Shpuza; Urban Shapes and Urban Grids: A Comparative Study of Adriatic and Ionian Coastal Cities
Gallipoli, Makarska). The starkly decreased correlation between fragmentation and integration from actual shapes to shape hulls (figure 8d and figure 8e), shows that these urban grids are sensitive to the fragmentation of actual urban shapes, which results from the combined effect of shape hulls and the size and distribution of holes. In conclusion, biased urban grids best resemble regular orthogonal or Manhattan grids which maintain a few uninterrupted connecting spines; interruptions in the grid occurring due to indentations and holes in urban shapes.
The unbiased-dense urban grids do inhibit even more characteristics of Manhattan grids where most streets cross each other at right angles forming square-like blocks. However, in contrast to the biased type of boulevard grids, these grids maintain the uniformity in both directions and no lines extend and become distinctly more connected than others even in cities developed in elongated shapes (ex. Ortona, Argostoli). The explanation lies on the fact that these cities have developed by patching together a few orthogonal grids rotated in different directions where no single direction is favored. Thus “patched grids” maintain density, uniformity and the lack of sensitivity to shape fragmentation.
This paper proposes a model of relating properties of urban grids to features of the bounding urban shapes. Shape and axial structure are interdependently linked as two-two-dimensional and one-two- dimensional representations of the city as a single system. The analysis with linear maps is a widely used and well-established technique in space syntax. In contrast, descriptions of shape in configurational terms are new and have mostly considered local properties or relations among parts. Three measures of compactness and fragmentation are used for describing urban form, the two fragmentation measures being interrelated. Cities display distinct characteristics from the view point of a close relationship between compactness and fragmentation of their shape hulls. This phenomenon arguably reflects the balancing dynamics between the centrality and visibility in the growth of street networks.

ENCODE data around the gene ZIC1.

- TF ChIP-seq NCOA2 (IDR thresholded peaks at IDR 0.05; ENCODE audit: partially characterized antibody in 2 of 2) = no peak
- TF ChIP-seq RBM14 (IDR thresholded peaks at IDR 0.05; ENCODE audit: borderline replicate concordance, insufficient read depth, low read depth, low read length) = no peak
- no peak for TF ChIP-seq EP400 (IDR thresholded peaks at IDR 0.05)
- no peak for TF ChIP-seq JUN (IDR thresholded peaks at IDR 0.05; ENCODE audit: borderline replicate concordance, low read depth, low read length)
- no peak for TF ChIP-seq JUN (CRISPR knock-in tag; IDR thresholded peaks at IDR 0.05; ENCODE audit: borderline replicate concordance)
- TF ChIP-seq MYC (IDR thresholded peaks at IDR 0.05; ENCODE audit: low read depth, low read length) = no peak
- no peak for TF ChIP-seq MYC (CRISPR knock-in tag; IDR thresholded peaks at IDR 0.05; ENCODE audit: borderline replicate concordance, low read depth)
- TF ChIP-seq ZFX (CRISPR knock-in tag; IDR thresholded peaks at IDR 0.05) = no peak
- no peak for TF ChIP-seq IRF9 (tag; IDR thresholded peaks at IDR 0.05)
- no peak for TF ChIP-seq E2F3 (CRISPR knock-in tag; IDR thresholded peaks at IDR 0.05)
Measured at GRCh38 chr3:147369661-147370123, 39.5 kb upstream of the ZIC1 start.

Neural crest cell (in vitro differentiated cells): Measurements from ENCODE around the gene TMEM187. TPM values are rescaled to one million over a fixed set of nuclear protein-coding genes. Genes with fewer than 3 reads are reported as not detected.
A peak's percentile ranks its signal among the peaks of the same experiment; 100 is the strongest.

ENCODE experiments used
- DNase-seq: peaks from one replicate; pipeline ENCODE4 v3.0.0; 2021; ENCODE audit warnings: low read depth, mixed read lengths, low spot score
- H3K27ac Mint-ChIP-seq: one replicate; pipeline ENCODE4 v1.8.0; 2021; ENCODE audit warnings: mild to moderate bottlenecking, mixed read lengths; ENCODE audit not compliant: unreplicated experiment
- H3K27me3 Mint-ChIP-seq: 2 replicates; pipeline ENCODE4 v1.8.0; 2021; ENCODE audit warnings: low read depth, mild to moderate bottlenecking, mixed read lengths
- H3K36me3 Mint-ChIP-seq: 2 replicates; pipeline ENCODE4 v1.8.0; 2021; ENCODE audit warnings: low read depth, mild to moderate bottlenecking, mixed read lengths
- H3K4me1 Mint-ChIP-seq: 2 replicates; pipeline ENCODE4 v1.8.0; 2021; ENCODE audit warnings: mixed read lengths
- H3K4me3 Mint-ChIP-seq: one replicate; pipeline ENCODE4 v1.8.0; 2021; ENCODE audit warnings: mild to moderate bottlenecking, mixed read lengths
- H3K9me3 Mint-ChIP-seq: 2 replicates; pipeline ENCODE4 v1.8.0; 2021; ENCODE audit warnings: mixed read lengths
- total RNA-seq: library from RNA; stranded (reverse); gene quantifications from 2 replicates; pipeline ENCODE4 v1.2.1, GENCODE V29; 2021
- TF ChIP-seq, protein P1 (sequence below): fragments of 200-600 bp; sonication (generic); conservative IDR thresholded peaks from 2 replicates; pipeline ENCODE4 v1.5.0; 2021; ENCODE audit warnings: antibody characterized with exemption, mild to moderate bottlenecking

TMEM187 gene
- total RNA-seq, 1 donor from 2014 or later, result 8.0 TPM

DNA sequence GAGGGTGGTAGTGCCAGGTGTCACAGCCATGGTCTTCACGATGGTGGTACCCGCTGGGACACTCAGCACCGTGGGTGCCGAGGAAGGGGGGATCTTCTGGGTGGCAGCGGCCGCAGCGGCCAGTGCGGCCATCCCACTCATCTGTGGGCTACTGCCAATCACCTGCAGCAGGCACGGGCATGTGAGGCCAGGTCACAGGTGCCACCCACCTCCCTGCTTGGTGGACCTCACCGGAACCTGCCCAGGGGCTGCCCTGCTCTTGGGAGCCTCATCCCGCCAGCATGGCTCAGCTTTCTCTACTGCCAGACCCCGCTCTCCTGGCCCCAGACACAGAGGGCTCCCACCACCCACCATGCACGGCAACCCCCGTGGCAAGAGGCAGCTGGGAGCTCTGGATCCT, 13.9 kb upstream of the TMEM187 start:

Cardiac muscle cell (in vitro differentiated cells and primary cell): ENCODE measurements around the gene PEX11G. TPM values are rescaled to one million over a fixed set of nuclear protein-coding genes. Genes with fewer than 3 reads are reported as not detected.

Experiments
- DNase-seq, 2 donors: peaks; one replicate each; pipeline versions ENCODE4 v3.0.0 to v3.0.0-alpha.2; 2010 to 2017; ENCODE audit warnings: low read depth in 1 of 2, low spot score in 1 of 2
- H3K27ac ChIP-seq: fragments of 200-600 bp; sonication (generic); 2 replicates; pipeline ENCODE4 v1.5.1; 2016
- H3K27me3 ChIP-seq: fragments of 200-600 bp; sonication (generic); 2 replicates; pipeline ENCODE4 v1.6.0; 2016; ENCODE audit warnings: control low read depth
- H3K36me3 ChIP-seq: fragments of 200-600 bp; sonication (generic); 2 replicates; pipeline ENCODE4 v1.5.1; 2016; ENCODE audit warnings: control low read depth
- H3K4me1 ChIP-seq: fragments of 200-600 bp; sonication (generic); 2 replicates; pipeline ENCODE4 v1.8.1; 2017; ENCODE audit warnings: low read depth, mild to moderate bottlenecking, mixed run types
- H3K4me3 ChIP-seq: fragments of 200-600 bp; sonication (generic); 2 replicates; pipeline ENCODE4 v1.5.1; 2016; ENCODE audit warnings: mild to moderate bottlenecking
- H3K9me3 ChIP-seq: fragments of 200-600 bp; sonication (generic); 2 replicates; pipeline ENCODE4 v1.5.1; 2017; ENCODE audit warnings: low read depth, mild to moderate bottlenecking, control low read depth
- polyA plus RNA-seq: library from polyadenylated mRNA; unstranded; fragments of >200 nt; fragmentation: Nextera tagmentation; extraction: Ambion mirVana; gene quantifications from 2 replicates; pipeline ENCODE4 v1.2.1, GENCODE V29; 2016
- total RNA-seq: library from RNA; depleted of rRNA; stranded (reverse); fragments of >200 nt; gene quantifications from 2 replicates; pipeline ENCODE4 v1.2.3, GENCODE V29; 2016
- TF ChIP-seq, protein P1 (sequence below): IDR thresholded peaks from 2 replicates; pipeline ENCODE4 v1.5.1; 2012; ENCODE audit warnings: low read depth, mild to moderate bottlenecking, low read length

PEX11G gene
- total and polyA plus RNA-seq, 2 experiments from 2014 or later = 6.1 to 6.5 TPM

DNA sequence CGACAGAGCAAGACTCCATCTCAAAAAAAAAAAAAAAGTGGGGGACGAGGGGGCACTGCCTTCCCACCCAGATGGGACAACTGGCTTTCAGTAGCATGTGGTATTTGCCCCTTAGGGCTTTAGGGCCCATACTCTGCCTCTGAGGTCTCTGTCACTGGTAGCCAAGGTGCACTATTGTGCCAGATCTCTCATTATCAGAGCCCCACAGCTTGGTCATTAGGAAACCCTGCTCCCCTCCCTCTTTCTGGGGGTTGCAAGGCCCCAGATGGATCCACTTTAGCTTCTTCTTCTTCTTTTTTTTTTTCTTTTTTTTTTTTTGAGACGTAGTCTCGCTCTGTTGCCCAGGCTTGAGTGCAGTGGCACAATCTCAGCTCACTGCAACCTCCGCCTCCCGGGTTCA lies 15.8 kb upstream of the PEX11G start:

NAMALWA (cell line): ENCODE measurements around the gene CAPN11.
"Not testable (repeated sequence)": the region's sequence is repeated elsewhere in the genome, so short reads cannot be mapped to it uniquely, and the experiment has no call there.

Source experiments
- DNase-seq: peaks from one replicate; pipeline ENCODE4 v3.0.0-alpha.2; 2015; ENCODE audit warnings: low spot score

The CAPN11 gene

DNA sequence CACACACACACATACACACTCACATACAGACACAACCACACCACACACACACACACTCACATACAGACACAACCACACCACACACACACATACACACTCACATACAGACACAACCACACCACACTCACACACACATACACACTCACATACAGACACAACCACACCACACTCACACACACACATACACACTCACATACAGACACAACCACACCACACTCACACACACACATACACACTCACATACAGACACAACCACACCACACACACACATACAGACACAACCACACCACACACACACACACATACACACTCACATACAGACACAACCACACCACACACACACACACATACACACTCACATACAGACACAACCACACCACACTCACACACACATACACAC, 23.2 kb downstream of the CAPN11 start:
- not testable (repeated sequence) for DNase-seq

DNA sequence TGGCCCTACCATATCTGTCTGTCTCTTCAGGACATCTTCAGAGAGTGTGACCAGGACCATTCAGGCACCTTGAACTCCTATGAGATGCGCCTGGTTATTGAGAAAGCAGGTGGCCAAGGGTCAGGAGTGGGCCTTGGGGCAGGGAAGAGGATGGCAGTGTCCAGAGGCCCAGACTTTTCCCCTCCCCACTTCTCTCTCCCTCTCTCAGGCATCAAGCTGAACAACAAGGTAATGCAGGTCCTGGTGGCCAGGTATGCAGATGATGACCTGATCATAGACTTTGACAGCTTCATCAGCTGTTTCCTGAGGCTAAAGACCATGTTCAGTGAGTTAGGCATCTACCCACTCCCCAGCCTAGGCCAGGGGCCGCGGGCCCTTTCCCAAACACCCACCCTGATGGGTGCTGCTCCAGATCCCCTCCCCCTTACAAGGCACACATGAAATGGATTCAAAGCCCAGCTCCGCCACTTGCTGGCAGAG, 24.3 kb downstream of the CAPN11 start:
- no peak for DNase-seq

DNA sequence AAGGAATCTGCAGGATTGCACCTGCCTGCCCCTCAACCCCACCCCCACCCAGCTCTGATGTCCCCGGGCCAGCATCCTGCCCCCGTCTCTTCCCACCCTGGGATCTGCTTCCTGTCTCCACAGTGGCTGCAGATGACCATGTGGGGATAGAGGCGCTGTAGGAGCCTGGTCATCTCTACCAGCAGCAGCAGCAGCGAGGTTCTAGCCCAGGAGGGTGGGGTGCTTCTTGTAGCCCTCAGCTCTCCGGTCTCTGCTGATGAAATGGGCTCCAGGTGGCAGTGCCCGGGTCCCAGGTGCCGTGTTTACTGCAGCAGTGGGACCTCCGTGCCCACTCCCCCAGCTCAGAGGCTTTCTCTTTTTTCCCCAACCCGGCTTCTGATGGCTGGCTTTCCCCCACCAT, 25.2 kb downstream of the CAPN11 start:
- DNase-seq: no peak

The analysis of urban grid has first considered the patterns of connectivities which have been argued to depict best the geometrical and topological order in grids. Three urban grid types are proposed based on degrees of connectivity and connectivity differentiation: biased grids, unbiased-sparse grids and unbiased-dense grids. The interaction between shape measures and grid integration reveals that the effect of shapes on grid is strongest according to urban types, i.e. according to the principles that underlie the grid morphology. When unbiased-sparse grids are compared to the two other types, two phenomena are observed: first that the effect of shape onto urban grids is more pronounced for biased and unbiased-dense grids; second the two types have higher grid integration. The later illustrates two ways of increasing integration in urban grids: by increasing bias and differentiation of connectivities and by increasing density of connections.
When two rather different scales of built environment of office layouts and urban grids are compared to each other, stark resemblances are exhibited: the interaction between grids and shapes, the peculiar confinement of all linear maps into a defined L-shaped zone in the field of connectivity and connectivity bias, the split into three types, and the increase of integration parallel to the increase of connectivity and connectivity bias.